Experian Asia Pacific CFO, Winnie Law leads the organisation’s diversity and inclusion committee for global finance and is a passionate advocate for advancing women’s potential in the workplace. Anna James talked to her about her journey to leadership, the power of perception and the importance of bouncing back quickly from mistakes.
What are the key qualities for a leader in today’s global world?
Authenticity and genuine care for the people you are leading and their wellbeing. This means making sure you are constantly creating opportunities for their growth. As a modern leader, you have to be a few steps ahead all the time, thinking about what you need as an organisation and balancing it with people’s aspirations - because you’re managing a new generation.
The millennials want very different things to previous generations and they expect to switch jobs every one or two years – on the other hand, you want them to stick with the role long enough to add value. A global leader needs to be flexible and communicative and to be able to bring people along the journey with them. You have to tell this cohort your next few moves and to share the vision with them because otherwise, they will just move on.
What are the specific challenges for women in leadership roles?
Learning to be comfortable in your skin. For a long time I tried to be a certain way; I was very serious and dressed in dark colours all the time, which was totally different from who I am in my personal life. I developed the persona that I thought I had to have in order to gain the same respect as my male colleagues. I felt that if I wasn’t standing out as much as a female it would make me blend in and therefore be accepted.
But as I got more comfortable in my own skin and understood I deserved to be where I was, I started to realise it’s special to be a woman in the room. By then, I was no longer trying to blend in, I was trying to stand out. I think there’s still a journey to go through for many women, while they’re moving up in organisations, that involves the challenges of wanting to fit in, then wanting to stand out - and eventually having the confidence to just be authentically themselves.
What do you want to impart to the women coming up behind you?
Firstly, don’t be so hard on yourself. Women tend to take longer to forgive themselves for their mistakes, while their male counterparts generally have a two-second rule (“nobody noticed!”).
Let’s say you make a mistake in a presentation in front of a group of senior executives. You might mull it over for a week, worrying about what they think of you. However, half the time the people in a meeting room are thinking about what they’re going to have for lunch that day - and even if they had noticed, they will likely have forgotten it the minute the meeting is over. People think about you a lot less than you think they do, so learning to get over things, forgive yourself and recover quickly is an important trait.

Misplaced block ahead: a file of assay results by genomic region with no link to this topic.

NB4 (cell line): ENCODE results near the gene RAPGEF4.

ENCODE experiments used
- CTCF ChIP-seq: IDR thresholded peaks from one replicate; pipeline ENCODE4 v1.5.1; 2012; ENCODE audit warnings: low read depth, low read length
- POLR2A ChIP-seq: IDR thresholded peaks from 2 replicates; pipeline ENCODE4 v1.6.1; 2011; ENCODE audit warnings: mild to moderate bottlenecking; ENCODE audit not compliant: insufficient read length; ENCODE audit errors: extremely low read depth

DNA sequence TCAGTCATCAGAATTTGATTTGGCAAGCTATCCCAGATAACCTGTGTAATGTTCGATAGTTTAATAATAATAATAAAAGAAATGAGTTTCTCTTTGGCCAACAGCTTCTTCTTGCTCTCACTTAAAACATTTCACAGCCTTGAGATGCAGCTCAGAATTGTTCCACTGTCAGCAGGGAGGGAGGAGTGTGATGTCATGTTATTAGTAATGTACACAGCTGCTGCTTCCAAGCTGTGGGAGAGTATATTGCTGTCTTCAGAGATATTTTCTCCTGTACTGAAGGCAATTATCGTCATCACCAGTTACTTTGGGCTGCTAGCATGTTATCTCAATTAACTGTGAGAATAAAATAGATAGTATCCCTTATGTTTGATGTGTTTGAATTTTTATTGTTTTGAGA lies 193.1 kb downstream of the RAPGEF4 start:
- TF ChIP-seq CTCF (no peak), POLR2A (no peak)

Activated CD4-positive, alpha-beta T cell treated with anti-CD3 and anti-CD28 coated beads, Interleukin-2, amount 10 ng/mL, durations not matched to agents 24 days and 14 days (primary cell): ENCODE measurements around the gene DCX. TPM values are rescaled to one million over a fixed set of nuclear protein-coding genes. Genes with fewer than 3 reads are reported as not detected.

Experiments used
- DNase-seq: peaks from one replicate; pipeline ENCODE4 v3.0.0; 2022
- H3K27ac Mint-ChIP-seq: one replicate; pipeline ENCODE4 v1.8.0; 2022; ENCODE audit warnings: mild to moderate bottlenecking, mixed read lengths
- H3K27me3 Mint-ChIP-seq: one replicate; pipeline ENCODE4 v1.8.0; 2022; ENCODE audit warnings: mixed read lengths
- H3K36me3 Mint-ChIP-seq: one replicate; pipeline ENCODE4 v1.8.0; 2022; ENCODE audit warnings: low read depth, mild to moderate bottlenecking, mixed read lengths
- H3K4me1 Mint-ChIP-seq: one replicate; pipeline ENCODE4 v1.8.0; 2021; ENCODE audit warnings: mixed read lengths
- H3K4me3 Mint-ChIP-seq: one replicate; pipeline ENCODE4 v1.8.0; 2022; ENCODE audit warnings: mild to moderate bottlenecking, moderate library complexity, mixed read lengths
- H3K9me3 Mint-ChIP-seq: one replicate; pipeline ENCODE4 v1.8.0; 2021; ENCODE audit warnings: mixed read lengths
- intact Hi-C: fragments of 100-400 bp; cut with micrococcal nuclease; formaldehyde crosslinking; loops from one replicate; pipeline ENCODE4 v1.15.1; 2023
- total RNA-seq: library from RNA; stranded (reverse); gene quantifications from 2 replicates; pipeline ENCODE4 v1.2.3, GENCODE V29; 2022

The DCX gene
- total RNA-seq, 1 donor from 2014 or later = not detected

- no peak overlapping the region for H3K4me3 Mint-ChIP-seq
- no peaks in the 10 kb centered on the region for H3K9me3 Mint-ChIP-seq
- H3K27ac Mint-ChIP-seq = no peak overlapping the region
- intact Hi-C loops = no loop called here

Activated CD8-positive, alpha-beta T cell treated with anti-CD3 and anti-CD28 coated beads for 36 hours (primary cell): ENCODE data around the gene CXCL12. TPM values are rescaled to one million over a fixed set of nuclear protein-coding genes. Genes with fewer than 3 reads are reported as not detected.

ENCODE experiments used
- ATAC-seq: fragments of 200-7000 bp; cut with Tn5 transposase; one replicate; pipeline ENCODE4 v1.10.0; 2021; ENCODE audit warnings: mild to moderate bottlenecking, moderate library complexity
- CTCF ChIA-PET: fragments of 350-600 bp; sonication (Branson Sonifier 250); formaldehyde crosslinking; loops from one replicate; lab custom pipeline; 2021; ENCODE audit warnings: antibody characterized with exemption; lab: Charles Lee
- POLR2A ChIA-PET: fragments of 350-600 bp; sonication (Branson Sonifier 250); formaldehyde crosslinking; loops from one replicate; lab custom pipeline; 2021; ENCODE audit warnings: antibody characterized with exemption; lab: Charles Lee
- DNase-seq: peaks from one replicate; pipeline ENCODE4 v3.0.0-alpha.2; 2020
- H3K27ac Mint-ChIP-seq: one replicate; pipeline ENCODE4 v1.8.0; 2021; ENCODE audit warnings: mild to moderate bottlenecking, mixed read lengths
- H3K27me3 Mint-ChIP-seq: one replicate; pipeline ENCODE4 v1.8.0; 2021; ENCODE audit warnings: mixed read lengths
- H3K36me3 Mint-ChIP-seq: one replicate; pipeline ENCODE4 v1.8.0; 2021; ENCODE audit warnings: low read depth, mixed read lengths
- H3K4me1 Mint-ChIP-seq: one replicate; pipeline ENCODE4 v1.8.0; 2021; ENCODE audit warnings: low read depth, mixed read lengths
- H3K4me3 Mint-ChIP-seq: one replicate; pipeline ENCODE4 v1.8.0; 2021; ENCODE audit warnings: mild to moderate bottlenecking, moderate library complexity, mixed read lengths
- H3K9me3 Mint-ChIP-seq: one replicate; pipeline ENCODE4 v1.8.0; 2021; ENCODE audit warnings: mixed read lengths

Second, know your worth. Time and again I’ve seen women consistently accept a lower salary for doing the same job as a man with the equivalent credentials and capabilities. That is one of the key reasons why we continue to observe pay disparity between women and men in the same position in an organisation.
When you are negotiating your next package, ask yourself, ‘what would a male counterpart have asked for?’ Remember, you can always ask - they can say no. But if you don’t even ask, no one will offer to pay you more. By the way, that rule applies with regard to going for the opportunity in the first place. If you don’t throw your hat in the ring, the opportunity isn’t going to magically fall on your lap.
Lastly, it is important that you ‘pay it forward’ as you become successful in your organisation or community. That means creating room for other women at the top when you get there, and supporting and coaching other women along the way – it would be an awfully lonely place at the top otherwise.
What does no one tell you when you start out in a career as a woman?
That perception is reality. It took me a long time to understand and reconcile with that. I used to think that if you work really hard and do good work, people will naturally notice you, give you opportunities and promote you. But that is often not the case. The reason why someone gets a job is at least 50 per cent down to how others perceive their ability and potential, rather than what they can really do.
Our male counterparts are often better at this than we are; exuding the self-confidence and creating the belief that they deserve that big job, that big opportunity. Often, women need evidence to prove to themselves first that they can do something before they can convince others.
Ultimately, you have to have confidence in yourself – to have “belief without proof”, if you like, so others can believe it too. If you tell me you’re not really sure you can do something, then I’m not really sure you can do it either. If you don’t believe in yourself, no one else will.
Clearly, you still need to work hard, be competent and deliver, but I would argue many people do that but don’t conquer the second part of the equation - and that's the difference between someone who makes it and someone who doesn’t.